Keeping China’s yuan from falling much further will likely bedevil the mainland’s policymakers, Eric Robertsen, head of global macro strategy and foreign-exchange research at Standard Chartered, said on Monday.
The yuan has certainly been volatile recently.
The People’s Bank of China (PBOC) set the yuan midpoint at 6.9262 on Monday, a sharp drop for the renminbi, compared with Friday’s fixing at 6.8668. On Tuesday, the fixing was set at 6.9234, indicating a slightly stronger yuan, compared with the pair’s onshore trading close at 6.9330 on Monday.
China’s central bank does not allow the currency to move more than 2 percent from its daily fixing in onshore trade. While policymakers cannot closely control offshore trade of the currency, it usually remains relatively close to its onshore counterpart.
Onshore, the dollar was fetching as little as 6.8679 yuan late last week, dropping from levels as high as 6.9603 yuan earlier in the week. At 9:35 a.m. HK/SIN on Tuesday, the dollar/yuan was at 6.9285.
In offshore trade late last week, the dollar was fetching as little as 6.7815 yuan amid a spike in overnight borrowing and deposit rates, down from as much as 6.9872 early last week. At 9:20 a.m. HK/SIN on Tuesday, the dollar was fetching 6.8879 yuan offshore.
“We’ve started the year with some fireworks in the currency,” Robertsen said. But while he expected dollar strength would continue to pressure the yuan, he only expected the dollar/yuan pair would rise to around 7.06 this year.
He noted that the PBOC was likely to use three methods to control the pace of the renminbi’s depreciation – foreign-exchange intervention, interest rates and capital controls – but added that those would all present “very challenging side-effects.”
Intervention was the most straightforward way to control the currency, but the bite out of foreign-exchange reserves could become an issue, Robertsen said.
On Saturday, China reported that its foreign exchange reserves fell for a sixth straight month in December, declining by $41 billion for the month, to $3.011 trillion, the lowest since early 2011.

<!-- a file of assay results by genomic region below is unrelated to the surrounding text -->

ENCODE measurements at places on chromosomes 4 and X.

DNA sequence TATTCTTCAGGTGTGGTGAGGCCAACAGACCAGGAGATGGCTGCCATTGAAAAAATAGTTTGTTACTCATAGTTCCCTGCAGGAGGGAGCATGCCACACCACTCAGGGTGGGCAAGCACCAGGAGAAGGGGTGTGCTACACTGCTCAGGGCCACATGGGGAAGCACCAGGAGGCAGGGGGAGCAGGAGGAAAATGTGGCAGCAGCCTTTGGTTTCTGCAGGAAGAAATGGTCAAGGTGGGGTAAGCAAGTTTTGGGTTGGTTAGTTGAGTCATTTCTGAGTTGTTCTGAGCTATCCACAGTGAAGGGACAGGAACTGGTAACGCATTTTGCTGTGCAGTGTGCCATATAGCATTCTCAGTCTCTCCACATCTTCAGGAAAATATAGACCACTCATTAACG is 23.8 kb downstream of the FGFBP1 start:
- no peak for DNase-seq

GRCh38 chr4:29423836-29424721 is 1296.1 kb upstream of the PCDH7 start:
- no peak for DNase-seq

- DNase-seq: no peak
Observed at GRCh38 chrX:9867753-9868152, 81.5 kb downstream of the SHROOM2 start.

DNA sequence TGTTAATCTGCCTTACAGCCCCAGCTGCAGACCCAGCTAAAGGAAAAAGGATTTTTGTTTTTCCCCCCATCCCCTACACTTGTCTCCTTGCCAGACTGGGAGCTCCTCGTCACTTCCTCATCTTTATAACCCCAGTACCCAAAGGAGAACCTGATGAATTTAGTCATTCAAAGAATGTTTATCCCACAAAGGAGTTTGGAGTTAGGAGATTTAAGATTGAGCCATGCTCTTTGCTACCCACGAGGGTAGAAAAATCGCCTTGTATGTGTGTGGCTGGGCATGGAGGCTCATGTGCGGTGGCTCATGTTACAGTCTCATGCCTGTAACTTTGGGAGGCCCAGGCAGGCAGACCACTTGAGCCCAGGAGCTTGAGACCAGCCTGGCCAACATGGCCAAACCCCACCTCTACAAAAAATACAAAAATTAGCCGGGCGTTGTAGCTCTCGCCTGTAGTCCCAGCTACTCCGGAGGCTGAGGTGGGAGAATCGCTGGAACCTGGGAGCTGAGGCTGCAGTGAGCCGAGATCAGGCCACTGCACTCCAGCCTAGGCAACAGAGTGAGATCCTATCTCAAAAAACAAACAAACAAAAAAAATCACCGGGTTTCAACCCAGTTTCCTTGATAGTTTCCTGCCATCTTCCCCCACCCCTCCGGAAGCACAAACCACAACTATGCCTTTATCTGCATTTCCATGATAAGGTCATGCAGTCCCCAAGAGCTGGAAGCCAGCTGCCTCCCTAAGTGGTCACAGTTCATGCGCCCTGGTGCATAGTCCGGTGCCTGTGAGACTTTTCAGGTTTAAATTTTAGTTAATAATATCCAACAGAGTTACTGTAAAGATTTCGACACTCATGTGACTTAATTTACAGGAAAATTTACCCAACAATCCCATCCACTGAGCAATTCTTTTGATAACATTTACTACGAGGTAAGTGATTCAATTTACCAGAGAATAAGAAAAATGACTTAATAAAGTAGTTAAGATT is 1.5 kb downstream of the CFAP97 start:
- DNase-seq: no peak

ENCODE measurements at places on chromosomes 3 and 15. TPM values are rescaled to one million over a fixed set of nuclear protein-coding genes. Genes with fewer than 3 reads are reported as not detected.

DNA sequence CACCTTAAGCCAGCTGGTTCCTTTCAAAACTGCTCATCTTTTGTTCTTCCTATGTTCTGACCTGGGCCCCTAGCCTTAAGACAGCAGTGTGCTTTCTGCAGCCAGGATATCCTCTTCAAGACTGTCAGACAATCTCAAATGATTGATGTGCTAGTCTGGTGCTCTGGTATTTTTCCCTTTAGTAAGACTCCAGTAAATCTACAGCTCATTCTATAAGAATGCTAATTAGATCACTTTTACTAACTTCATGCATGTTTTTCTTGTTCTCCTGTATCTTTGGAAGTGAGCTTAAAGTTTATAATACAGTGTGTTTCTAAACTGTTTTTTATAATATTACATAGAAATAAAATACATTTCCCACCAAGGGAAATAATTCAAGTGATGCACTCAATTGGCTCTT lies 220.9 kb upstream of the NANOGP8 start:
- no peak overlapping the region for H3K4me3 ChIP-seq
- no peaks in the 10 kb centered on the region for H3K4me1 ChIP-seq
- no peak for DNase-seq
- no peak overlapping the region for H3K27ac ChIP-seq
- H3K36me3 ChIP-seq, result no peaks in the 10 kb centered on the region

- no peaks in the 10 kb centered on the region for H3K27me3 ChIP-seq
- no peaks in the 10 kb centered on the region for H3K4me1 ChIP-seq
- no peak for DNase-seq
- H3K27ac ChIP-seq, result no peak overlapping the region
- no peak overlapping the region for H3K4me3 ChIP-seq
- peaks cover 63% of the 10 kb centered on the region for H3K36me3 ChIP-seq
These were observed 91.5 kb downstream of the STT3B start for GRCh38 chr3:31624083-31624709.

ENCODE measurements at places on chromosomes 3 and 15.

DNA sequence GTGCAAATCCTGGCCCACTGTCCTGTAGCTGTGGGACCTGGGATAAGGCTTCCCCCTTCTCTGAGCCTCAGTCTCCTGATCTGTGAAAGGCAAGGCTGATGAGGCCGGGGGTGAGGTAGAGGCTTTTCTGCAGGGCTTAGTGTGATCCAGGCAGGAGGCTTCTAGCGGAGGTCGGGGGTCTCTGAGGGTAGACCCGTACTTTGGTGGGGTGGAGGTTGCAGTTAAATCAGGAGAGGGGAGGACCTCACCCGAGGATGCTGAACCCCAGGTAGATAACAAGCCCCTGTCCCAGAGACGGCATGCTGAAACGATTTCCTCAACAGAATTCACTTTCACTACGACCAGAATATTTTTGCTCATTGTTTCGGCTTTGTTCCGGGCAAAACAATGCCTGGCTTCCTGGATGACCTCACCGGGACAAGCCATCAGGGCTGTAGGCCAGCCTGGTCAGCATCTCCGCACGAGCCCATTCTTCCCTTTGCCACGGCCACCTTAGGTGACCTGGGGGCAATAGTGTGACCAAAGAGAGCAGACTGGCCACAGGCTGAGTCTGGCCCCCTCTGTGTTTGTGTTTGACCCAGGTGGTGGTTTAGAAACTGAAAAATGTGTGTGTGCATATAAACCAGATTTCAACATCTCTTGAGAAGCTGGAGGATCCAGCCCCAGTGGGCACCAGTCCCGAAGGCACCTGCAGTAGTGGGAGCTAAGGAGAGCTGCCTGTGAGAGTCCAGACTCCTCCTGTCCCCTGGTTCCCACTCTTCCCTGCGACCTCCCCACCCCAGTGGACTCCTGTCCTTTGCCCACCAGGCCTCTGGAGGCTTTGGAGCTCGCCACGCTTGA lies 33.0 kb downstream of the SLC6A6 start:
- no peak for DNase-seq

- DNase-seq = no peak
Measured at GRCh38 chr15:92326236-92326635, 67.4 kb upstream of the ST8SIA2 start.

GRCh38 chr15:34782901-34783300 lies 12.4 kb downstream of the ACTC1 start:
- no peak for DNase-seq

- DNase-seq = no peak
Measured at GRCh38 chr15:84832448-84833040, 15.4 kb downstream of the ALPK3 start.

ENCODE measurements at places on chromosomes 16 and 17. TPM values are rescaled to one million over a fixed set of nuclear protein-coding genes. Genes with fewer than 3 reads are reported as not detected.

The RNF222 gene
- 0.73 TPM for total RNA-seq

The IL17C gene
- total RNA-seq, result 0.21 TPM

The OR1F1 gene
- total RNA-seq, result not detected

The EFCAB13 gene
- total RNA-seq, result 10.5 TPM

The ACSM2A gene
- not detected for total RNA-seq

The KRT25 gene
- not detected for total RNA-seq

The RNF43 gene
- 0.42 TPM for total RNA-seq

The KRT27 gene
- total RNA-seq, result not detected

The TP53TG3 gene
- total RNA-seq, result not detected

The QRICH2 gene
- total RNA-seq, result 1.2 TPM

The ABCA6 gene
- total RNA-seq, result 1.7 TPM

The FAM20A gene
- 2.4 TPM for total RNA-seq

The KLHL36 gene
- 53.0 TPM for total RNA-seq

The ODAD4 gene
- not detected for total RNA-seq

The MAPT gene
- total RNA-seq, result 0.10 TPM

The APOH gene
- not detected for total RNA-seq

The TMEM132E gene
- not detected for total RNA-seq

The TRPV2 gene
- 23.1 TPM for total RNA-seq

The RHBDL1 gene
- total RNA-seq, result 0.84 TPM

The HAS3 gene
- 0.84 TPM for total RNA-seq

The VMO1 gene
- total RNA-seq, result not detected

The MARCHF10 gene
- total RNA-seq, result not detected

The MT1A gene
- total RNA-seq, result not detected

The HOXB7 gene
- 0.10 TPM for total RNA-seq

“We’ve seen a meaningful decline in reserves over the last two years, largely as a function of FX intervention,” he said. “If they continue to intervene in the FX markets, they will categorically take the FX reserve number through $3 trillion.”
In pragmatic terms, China’s reserves would still be adequate as it likely doesn’t need more than $2.25 trillion, he noted.
“But the market doesn’t see it that way. A break of $3 trillion will lead to a picked up pace of capital outflows and the PBOC has to manage that situation,” he said.
The second way policy makers can support the currency would be through interest rates, but that can only be a short-term measure, Robertsen said.
“The onshore investor community is heavily long fixed income and the interbank community has deployed quite a bit of leverage in expanding their balance sheets,” he said. “For them to either tighten monetary policy explicitly or tighten onshore liquidity conditions through either onshore or offshore liquidity measures in the interest rate and foreign exchange markets will have a significant impact on investor liquidity onshore.”
Robertsen said policymakers had leaned aggressively on the third strategy, capital controls, over the past three months.
Chinese regulators introduced new rules, which will take effect in July, requiring financial institutions on the mainland to report domestic and overseas cash transactions of more than 50,000 yuan (around $7,217), down from 200,000 yuan previously, Reuters reported.
Starting from January 1, the country’s foreign-exchange regulator also planned to step up scrutiny on foreign-currency purchases, Reuters reported.
“Getting capital out of the country has frankly become much more difficult,” Robertsen said, noting that the measures come as the annual quota on currency conversion of $50,000 for individuals has “reset” for the new year.
“They’re working very hard to make sure that is done in a way that is according to the rules and regulations,” he said.
But he noted that the capital controls and the step up in enforcement work counter to policymakers’ longer term goals.
“This whole program or agenda of the internationalization of renminbi takes a step backwards and we know that is a major part of their policy agenda and a major part of their reform agenda,” he said.
—By CNBC.Com’s Leslie Shaffer; Follow her on Twitter @LeslieShaffer1